A hierarchical model of daily stream temperature for regional predictions
- Subject Areas
- Aquaculture, Fisheries and Fish Science, Statistics, Freshwater Biology, Natural Resource Management
- Stream Temperature, Hierarchical Model, Northeast Region
- This is an open access article, free of all copyright, made available under the Creative Commons Public Domain Dedication. This work may be freely reproduced, distributed, transmitted, modified, built upon, or otherwise used by anyone for any lawful purpose.
- Cite this article
- 2018. A hierarchical model of daily stream temperature for regional predictions. PeerJ Preprints 6:e27069v1 https://doi.org/10.7287/peerj.preprints.27069v1
Stream temperature is an important exogenous factor influencing populations of stream organisms such as fish, amphibians, and invertebrates. Many states regulate stream protections based on temperature. Therefore, stream temperature models are important, particularly for estimating thermal regimes in unsampled space and time. To help meet this need, we developed a hierarchical model of daily stream temperature and applied it across the eastern United States. Our model accommodates many of the key challenges associated with daily stream temperature models including the lagged response of water temperature to changes in air temperature, incomplete and widely-varying observed time series, spatial and temporal autocorrelation, and the inclusion of predictors other than air temperature. We used 248,517 daily stream temperature records from 1,352 streams to fit our model and 100,909 records were withheld for model validation. Our model had a root mean squared error of 0.61 C for the fitted data and 2.03 C for the validation data, indicating excellent fit and good predictive power for understanding regional temperature patterns. We then used our model to predict daily stream temperatures from 1980 - 2015 for all streams <200 km2 from Maine to Virginia. From these, we calculated derived stream metrics including mean July temperature, mean summer temperature, and the thermal sensitivity of each stream reach to changes in air temperature. Although generally water temperature follows similar latitudinal and altitudinal patterns as air temperature, there are considerable differences at the reach scale based on landscape and land-use factors.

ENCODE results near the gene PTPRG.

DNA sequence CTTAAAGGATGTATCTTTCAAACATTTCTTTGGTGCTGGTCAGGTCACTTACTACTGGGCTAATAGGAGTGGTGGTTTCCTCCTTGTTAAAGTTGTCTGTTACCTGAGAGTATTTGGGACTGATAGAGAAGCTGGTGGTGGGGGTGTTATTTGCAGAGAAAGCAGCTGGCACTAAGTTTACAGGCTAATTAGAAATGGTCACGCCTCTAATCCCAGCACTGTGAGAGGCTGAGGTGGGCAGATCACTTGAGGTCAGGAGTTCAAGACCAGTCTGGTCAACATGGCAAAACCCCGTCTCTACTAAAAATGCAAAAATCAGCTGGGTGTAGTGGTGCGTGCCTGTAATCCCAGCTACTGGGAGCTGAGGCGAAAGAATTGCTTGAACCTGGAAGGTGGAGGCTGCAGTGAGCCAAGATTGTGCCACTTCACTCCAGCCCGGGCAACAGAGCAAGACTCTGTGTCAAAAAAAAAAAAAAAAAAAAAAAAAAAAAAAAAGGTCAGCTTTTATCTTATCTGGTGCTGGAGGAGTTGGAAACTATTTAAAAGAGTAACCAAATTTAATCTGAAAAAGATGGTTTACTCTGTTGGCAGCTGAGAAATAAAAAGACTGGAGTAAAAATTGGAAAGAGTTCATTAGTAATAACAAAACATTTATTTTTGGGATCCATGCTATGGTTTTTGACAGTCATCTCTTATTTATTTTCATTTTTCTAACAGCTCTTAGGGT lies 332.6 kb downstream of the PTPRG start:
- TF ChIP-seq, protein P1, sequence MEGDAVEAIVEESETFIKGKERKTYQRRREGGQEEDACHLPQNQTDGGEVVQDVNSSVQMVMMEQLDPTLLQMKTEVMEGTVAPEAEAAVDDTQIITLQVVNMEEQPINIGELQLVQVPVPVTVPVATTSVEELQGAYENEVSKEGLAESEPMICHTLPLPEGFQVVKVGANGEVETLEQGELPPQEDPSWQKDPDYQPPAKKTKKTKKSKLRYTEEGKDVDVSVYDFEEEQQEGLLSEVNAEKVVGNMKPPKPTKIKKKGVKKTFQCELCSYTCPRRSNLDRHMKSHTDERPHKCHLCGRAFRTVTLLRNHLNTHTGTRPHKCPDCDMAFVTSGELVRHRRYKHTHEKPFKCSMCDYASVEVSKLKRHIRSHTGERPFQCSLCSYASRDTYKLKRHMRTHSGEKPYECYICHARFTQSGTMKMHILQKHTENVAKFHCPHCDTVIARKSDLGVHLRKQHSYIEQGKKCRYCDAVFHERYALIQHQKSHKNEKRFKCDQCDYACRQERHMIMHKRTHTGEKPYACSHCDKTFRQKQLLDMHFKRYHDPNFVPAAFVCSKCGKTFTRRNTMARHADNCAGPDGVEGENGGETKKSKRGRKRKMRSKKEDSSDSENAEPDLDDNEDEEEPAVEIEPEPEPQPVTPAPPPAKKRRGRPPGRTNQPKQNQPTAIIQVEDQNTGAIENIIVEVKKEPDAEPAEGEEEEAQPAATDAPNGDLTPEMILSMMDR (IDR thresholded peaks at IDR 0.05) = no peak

This is a preprint submission to PeerJ Preprints